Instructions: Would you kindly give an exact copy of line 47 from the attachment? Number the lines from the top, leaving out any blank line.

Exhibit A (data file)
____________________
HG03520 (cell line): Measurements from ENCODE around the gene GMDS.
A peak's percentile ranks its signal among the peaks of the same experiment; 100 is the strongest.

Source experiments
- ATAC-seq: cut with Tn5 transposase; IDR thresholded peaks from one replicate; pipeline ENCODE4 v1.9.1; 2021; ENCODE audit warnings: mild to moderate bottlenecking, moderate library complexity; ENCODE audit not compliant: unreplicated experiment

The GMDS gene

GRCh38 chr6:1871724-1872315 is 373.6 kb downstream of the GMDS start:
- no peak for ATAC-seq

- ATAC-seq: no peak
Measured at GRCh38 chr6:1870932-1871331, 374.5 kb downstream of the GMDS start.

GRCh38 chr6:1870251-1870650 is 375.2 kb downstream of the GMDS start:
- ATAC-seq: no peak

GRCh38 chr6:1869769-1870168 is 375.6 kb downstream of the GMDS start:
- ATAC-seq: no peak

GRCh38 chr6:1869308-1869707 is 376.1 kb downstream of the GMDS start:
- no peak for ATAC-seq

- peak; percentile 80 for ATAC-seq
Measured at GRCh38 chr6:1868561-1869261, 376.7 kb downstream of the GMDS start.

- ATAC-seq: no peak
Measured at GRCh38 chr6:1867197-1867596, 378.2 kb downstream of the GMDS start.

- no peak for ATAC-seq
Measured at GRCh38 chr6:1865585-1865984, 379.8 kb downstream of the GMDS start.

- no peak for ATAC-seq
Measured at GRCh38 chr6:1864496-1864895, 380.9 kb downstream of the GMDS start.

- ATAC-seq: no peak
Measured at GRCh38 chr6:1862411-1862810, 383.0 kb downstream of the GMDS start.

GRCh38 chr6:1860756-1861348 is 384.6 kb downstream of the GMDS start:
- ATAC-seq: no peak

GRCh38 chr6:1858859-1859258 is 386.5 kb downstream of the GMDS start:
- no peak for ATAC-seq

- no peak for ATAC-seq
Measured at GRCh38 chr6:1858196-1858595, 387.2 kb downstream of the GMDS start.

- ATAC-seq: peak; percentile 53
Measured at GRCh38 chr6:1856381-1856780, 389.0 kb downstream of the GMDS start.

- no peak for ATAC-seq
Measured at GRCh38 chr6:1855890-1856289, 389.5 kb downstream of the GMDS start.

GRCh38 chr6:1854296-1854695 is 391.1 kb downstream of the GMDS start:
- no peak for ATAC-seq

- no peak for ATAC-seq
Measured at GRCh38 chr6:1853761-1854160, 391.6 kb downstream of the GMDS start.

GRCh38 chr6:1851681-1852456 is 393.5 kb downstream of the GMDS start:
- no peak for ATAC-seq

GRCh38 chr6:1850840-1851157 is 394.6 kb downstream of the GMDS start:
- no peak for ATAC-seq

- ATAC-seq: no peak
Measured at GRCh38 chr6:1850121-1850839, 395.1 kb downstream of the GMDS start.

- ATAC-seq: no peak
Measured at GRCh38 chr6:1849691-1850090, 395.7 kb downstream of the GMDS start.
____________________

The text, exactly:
Measured at GRCh38 chr6:1849691-1850090, 395.7 kb downstream of the GMDS start.